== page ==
After deciding to take the Miller Analogies Test (MAT), you need to find a place to actually take the exam. More than 600 CTCs, or Controlled Testing Centers, administer the MAT throughout the U.S. and Canada, and even overseas.

To find a testing center, go to the Miller Analogies Test website and look for a link called something like “Find a MAT Testing Center” that provides a list of testing centers by location. If you live more than 100 miles from the nearest center, you can request an alternate site (if you pay an additional fee).

Each one of these Controlled Testing Centers makes up its own schedule for administering the MAT — and has its own fee. Fees average around $90.

Before you sign up for a certain test date, ask the center how long, on average, it takes schools to receive a test-taker’s official score report. Then find out your desired graduate school program’s admission deadlines so that you can make sure you allow enough time for the official results to be sent to the school.

The center where you sign up can tell you more about the dates the MAT is offered, how to register, and what’s required when you get to the center. But in general, you have to provide a government-issued photo ID and a supplemental form of identification on test day.

Find out whether you’re allowed to bring a watch (highly recommended) and whether you have to supply your own pencils if you’re taking the paper version of the MAT.

Paper vs. computer MAT tests

Each testing center determines whether to offer a computer-based MAT or a pencil-and-paper MAT. The questions on each test are the same — the only difference is the kind of test administration you prefer.

Each version allows the test taker to skip back and forth between questions. If you like using computers, you’ll probably prefer the computer-based version — especially because you won’t have to erase any changed answers.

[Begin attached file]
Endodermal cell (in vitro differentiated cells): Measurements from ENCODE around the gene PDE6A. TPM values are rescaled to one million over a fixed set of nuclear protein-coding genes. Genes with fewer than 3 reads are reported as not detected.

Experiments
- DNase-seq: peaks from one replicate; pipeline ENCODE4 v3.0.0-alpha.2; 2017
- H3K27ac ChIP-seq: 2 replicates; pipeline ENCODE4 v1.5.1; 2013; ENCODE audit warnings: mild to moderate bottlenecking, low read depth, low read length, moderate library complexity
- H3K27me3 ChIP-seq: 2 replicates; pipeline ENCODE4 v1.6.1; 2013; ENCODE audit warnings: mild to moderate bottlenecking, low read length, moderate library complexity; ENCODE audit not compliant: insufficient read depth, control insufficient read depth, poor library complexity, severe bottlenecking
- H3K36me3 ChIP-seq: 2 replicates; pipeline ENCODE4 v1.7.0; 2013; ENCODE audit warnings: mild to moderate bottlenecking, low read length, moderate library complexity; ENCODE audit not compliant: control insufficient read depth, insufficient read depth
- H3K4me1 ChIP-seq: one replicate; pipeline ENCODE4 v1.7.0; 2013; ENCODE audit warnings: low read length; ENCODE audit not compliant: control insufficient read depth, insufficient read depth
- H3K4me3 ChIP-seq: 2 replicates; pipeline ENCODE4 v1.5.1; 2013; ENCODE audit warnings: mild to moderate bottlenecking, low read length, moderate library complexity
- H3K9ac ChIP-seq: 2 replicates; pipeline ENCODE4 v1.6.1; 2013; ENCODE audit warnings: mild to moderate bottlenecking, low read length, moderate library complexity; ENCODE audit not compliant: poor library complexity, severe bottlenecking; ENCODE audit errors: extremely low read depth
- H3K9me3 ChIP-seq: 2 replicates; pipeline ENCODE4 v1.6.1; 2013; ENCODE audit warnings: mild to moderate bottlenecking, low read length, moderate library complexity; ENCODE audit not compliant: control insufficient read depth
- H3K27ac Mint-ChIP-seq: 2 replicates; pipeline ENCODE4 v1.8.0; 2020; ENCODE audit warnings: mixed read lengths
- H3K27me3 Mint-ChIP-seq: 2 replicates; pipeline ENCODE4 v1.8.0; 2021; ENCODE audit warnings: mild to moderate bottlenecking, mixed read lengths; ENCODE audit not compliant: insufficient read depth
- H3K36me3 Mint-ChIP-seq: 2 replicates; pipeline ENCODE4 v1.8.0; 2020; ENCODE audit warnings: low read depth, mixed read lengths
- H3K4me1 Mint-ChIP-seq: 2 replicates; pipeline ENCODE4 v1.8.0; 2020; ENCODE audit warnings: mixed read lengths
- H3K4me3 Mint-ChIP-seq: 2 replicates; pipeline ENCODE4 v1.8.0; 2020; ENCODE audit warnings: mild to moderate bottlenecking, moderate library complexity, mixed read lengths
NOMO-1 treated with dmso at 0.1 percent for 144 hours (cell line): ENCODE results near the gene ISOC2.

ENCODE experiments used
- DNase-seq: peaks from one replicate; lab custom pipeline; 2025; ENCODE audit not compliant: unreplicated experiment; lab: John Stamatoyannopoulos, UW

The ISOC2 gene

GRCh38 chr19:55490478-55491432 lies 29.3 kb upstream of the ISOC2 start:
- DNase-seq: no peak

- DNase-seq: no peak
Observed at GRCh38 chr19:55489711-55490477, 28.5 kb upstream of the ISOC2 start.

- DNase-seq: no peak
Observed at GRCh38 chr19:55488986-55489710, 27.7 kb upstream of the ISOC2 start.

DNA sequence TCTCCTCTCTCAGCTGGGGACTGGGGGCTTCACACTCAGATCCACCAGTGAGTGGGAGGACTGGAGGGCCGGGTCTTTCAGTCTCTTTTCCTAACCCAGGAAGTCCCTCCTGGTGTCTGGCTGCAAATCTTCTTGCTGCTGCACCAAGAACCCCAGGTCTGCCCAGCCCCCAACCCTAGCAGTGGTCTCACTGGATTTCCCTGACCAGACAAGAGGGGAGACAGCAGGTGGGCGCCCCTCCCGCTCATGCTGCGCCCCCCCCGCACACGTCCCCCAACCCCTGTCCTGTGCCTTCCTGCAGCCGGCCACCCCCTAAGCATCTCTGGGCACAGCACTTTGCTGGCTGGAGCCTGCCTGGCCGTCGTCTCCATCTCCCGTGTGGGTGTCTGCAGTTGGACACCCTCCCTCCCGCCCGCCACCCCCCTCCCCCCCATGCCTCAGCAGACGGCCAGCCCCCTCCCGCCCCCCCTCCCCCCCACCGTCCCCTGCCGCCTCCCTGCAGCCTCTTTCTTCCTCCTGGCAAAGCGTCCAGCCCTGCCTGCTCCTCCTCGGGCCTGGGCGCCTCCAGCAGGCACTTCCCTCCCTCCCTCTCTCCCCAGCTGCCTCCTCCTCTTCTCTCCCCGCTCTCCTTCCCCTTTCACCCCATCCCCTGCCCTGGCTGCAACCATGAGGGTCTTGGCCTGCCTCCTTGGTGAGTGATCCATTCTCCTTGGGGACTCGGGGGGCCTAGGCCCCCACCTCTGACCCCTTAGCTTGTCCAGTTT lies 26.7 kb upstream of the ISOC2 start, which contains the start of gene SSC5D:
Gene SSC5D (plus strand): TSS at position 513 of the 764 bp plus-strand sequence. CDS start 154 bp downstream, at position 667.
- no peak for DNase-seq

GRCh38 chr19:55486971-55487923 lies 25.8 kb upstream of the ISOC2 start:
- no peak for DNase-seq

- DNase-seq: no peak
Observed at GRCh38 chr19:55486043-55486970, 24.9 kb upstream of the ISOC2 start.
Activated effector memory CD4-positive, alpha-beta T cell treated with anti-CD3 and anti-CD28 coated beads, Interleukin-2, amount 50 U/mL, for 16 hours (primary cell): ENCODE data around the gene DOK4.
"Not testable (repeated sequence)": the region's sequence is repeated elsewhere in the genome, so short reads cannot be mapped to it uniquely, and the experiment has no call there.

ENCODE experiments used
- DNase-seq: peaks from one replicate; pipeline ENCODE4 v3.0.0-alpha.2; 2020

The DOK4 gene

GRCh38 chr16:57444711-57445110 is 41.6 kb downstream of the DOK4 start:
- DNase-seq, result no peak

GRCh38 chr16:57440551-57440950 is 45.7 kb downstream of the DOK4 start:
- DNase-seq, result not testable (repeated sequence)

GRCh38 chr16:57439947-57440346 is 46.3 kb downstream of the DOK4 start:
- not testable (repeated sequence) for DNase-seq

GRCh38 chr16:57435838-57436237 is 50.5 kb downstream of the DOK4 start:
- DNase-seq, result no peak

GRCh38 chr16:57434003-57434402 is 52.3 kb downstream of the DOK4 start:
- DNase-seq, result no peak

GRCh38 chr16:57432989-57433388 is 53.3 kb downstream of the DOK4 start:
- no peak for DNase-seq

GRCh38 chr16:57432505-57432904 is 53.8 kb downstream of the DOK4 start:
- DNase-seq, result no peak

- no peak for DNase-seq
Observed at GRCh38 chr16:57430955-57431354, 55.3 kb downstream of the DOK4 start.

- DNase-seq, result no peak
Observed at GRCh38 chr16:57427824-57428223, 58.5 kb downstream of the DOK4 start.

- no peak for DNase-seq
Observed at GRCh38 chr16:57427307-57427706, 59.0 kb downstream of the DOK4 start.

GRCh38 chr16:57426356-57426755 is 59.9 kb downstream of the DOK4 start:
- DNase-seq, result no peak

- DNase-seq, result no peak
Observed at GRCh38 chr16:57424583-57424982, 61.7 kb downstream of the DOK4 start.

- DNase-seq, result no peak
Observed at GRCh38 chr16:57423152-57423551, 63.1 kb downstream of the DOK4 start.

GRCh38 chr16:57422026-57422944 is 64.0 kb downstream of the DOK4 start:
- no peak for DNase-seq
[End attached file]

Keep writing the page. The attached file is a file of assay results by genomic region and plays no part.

A downside to a computer-based test may be that it takes longer to skip between questions, since you have to click with your mouse each time (as opposed to just looking at the question you’d like to skip to on a paper test).

Score reporting for the MAT

When you take the MAT, you have the opportunity to send your score to as many as three schools — for free.

If you want score reports sent later, each report costs about $25. In addition to seeing your most recent MAT score, these schools will see every one of your MAT scores within the past five years. If you have a score that’s more than five years old, that one isn’t reported to schools.

The personal score report you receive in the mail isn’t an official transcript; schools receive an official transcript of your scores directly from the test publisher.

Accommodations for taking the MAT

Most testing centers can offer special accommodations: Braille, audio editions, and so on. Be sure to notify the testing center that you need a certain accommodation several weeks before your test date, and fill out the necessary paperwork on the Miller Analogies Test website.

About This Article

This article is from the book:

About the book authors:

Vince Kotchian is a full-time standardized test tutor specializing in the MAT, SSAT, ISEE, ACT, GRE, and GMAT. He teaches a GRE prep course at the University of California, San Diego, and has an extensive understanding of analogies and the MAT.

Edwin Kotchian is a MAT tutor and freelance writer who has contributed to a variety of test-prep material.

This article can be found in the category: